On September 4, 2013 I turned 60. To celebrate, I reserved passage on a hot air balloon ride, since I felt it would be fun and symbolic at the same time. I plan to soar in my sixties, so why not jump start my new decade by soaring via hot air balloon?
Along the way I learned 10 lessons that apply to scrapbooking. See if you agree with my ruminations:
• Don’t be afraid to try the unknown. I had never been ballooning before, so I was naturally concerned about safety in the air and safety while landing. Would my balloon capsize upon touching ground again? I needn’t have worried. The pilot had 30 years of experience, and our flight was flawless.
Similarly, digital scrapbooking can be intimidating at first. You may be nervous about learning a new technique or posting your first page in the gallery, but if you’ll just do it, you’ll find that it isn’t so bad. In fact, it can be downright encouraging to get a comment or two on your page in the gallery!
• Encourage or challenge a friend. I wasn’t thinking about a balloon ride until my friend suggested it. The first time she said something, I pretty much dismissed it in my mind, but the second time she mentioned it, I decided it was something we could do together.
Maybe you can be the one who encourages someone else to try digital scrapbooking or take a class. They’ll thank you for it!
• Pair up with a friend. If you’ve never done something before, doing it with a friend will help insure that it actually gets done, because you’ll motivate each other.
This is true in just about any area of life, including scrapbooking. If you don’t have a friend nearby, try inviting someone online to set a goal with you or take a class with you. You’ll help hold each other accountable.
• Turn your wishes into reality. If I hadn’t looked online, found a good company, and signed up to go, I would still be “thinking about doing it” rather than crossing it off my bucket list.
As scrapbookers, action is required to create a page or an album. Make a list of what needs to be done to get started on that project of yours that you’ve been meaning to do forever, and then start working on the first step you need to do.
• Find people who know how to do what you want to do. I checked around to find a hot air balloon company I could trust and relied heavily on reviews from satisfied customers. That was the fastest and easiest way for me to get where I wanted to go: safely up in the air and back in a hot air balloon.
Sometimes in scrapbooking, when you have a desire to learn something new, the least painful way of learning it just might be to take a class from an instructor who can teach you, and who comes highly recommended by their students.
• Getting started takes the most energy. It was fascinating to watch the procedure of getting the hot air balloon ready for flight. The balloon had to be laid out on the ground over a tarp, while the basket was on its side. Regular air was introduced via two giant fans, and then a torch filled the balloon with hot air, which made the balloon rise and tip the basket upright. We climbed aboard, and then more hot air lifted us off the ground.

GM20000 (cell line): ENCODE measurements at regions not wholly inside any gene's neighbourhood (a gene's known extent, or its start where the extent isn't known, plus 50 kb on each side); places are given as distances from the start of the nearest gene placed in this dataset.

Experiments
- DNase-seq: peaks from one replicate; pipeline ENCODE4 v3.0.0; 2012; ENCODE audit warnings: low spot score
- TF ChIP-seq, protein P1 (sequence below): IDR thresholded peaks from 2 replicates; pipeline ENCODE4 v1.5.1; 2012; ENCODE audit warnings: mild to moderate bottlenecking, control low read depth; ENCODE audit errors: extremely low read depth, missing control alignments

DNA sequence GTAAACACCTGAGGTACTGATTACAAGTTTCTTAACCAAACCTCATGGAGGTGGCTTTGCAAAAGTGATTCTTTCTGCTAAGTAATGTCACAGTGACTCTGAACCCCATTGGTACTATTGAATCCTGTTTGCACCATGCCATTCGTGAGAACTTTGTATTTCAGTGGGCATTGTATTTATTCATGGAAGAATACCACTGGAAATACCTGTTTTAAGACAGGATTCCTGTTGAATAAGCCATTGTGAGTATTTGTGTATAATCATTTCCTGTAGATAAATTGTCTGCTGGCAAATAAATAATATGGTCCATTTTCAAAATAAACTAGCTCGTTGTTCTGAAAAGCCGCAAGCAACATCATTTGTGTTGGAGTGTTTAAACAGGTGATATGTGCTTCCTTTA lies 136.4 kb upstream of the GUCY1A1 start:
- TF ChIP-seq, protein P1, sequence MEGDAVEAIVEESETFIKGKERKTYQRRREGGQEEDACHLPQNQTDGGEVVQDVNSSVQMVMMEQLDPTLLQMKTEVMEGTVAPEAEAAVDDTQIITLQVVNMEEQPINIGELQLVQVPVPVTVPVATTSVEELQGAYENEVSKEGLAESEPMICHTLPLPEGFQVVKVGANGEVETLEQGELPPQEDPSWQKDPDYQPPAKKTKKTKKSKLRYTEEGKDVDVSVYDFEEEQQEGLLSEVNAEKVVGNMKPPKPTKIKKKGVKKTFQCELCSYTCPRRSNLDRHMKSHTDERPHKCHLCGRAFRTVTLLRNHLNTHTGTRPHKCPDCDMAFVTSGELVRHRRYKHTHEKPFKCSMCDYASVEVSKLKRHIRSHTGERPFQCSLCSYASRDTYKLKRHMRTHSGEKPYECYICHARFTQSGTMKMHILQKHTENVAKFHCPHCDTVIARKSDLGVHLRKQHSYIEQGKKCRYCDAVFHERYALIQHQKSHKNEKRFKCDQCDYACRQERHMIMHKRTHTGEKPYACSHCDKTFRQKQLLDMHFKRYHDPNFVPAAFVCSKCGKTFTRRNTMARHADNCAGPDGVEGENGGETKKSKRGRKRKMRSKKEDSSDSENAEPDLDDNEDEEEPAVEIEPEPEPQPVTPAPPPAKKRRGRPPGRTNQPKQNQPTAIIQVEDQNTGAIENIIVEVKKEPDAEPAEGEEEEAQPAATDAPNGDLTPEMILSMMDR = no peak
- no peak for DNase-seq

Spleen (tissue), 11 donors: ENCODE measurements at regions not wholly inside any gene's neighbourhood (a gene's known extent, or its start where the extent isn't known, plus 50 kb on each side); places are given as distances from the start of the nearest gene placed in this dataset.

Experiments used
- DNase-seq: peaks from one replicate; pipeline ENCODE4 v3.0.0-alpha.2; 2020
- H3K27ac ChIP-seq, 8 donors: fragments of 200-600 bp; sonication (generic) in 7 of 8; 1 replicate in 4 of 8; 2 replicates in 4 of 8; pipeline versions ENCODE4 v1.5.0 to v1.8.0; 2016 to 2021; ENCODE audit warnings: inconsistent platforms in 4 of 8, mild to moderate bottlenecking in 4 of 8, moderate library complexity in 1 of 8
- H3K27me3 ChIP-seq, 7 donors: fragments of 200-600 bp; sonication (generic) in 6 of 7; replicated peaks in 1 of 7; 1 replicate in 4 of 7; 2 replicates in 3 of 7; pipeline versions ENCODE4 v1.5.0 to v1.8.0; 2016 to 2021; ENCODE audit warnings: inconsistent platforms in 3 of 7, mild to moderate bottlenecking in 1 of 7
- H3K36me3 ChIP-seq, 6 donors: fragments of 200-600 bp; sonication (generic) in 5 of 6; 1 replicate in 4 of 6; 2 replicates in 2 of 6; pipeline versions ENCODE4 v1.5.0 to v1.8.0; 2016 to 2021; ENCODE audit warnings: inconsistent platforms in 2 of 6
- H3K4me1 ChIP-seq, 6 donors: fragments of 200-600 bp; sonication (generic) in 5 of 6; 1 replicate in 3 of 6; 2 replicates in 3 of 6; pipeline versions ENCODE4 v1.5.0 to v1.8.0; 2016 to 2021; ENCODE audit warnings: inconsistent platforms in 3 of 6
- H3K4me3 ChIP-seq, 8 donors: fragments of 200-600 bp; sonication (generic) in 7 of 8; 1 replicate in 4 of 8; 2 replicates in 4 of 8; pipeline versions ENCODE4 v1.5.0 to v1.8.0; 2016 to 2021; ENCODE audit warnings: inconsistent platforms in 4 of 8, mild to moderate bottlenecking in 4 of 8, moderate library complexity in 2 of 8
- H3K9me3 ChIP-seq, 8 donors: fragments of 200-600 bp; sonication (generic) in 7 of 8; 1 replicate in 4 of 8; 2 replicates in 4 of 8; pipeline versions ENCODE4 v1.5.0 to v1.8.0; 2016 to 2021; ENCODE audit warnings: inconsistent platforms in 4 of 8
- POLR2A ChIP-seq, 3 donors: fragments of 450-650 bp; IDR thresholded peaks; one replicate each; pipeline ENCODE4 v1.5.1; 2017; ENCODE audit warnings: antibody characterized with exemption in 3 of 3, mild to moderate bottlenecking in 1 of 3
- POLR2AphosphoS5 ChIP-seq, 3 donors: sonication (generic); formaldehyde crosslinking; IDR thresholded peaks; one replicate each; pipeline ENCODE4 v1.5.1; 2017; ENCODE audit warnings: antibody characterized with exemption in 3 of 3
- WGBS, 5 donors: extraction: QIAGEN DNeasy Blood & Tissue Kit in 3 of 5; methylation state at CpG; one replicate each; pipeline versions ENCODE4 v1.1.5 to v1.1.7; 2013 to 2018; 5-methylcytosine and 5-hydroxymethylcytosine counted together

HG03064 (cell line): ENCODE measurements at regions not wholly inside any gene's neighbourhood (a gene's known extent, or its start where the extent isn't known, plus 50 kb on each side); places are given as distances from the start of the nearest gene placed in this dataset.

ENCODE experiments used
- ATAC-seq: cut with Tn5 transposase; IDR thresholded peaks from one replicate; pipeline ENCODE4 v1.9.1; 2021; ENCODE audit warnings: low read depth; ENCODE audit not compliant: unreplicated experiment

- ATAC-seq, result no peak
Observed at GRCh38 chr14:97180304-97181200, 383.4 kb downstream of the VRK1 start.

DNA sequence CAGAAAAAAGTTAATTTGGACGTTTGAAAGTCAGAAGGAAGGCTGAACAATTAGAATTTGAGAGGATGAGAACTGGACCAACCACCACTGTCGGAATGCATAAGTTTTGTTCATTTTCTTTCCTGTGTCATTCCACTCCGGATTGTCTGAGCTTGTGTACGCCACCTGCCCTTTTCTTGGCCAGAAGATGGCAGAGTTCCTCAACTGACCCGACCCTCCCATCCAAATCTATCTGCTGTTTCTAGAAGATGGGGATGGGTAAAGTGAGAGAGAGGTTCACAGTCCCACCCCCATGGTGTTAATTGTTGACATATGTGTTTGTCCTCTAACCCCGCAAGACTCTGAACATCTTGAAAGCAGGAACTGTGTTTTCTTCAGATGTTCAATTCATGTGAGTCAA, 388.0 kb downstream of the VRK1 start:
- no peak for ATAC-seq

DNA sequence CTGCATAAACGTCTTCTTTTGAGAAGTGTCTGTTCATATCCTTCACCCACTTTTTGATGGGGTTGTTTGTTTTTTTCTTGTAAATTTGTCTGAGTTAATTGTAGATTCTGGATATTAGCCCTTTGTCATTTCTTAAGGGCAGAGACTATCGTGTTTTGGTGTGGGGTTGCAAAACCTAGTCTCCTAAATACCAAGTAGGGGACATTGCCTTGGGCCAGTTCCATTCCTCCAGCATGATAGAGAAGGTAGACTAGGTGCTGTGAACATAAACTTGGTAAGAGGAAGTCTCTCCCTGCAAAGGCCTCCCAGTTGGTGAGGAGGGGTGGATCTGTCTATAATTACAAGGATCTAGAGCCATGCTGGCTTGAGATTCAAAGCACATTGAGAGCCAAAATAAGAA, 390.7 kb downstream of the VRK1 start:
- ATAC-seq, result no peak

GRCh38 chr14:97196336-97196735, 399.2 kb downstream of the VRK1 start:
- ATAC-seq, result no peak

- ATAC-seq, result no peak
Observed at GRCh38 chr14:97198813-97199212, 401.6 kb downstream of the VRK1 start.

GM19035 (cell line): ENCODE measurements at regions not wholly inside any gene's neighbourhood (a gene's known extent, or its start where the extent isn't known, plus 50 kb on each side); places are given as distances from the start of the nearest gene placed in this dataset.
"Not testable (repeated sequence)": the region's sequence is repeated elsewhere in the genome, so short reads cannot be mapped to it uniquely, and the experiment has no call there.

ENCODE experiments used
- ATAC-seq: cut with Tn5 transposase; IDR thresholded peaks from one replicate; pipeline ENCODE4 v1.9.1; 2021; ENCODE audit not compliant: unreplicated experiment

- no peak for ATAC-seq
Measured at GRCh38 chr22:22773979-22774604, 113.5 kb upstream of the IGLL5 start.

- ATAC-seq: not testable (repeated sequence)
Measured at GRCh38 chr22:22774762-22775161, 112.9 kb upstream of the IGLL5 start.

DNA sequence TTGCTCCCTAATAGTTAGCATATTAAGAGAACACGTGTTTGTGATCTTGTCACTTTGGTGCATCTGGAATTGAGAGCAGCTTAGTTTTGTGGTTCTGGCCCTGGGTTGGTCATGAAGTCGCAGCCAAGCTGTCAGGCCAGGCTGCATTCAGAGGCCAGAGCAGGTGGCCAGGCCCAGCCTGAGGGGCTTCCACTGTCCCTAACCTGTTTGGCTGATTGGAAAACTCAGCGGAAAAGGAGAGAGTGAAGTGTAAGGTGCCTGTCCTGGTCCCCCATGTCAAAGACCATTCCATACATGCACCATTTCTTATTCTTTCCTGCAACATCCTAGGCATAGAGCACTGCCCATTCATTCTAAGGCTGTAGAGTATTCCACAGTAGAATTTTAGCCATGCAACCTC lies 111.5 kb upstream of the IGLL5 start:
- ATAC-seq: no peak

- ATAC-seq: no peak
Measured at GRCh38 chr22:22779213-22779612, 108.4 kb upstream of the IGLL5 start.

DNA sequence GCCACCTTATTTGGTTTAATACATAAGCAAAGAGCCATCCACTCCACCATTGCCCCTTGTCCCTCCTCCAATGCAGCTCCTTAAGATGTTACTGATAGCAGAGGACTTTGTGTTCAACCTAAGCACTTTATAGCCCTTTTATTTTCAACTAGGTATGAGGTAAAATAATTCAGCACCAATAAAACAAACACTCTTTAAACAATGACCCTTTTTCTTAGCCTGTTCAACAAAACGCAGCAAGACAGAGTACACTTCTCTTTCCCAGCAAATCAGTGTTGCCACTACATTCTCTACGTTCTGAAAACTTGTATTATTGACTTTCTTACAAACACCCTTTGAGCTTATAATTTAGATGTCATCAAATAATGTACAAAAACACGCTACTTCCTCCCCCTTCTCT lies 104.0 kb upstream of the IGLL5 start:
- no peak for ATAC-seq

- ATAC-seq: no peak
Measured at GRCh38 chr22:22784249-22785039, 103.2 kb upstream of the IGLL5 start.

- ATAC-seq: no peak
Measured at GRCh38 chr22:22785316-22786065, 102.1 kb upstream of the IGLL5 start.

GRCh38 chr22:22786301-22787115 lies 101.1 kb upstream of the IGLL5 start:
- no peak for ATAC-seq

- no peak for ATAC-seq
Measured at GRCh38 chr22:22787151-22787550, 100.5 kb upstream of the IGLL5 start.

Once we were in the air, the pilot used occasional bursts of hot air to keep us airborne, and used a little bit more if he wanted to take us higher.
In scrapbooking, the greatest energy you’ll expend is at the beginning. Once you learn the basics, it’ll take much less energy to learn additional scrapbooking skills.
• Help is greatly appreciated. The hot air balloon crew consisted of a pilot who flew with us and two ground crew members who followed us by van and communicated with the pilot when necessary. My daughter Allison rode along with them and was my one person ground crew for taking photos of my balloon ride. She never complained that she didn’t get to go ballooning with me, and I so appreciated the great photos she took.
Our Digital Scrapper Forum moderators and more experienced members are like ground crew who help others out by answering questions, and it’s truly appreciated by the ones who need help!
• Effort is required to soar higher. The pilot would turn a handle every so often and fire up the burners to send more hot air into the balloon. He couldn’t just do it once at the beginning and expect to get to a greater height.
So it is with scrapbooking. Don’t ever stop learning and growing. Once in awhile infuse your scrapbooking with new vitality by learning something new.
How does this relate to scrapbooking? When you get past the basics and learn new tricks and skills, your confidence soars. Ideas flow, resulting in pages you’re proud to display in galleries. It’s very satisfying to cover new territory from a different perspective.
• Community is a by-product of the adventure. We went ballooning with an interesting group of people. Although the balloon launched from Temecula, California, the passengers were from as far away as New York.
I especially enjoyed talking with two gentlemen who sat with us at the breakfast table after the flight. We had just finished a balloon ride together, so we had that in common—but there was a lot more we found out about each other through our conversation over breakfast.
Community is one of the great things about scrapbooking. It’s not only a place where we share the love of scrapbooking, but we get to enjoy learning interesting things about other people from their scrapbook pages or from their comments in the Forum. It’s a place of acceptance and encouragement. I like that!
Whether or not you ever go ballooning, you can still cover new territory in scrapbooking—if you’re willing to be a little adventuresome!
Photos are property of Linda Sattgast
Elements are from Soaring High by Eva Kipler
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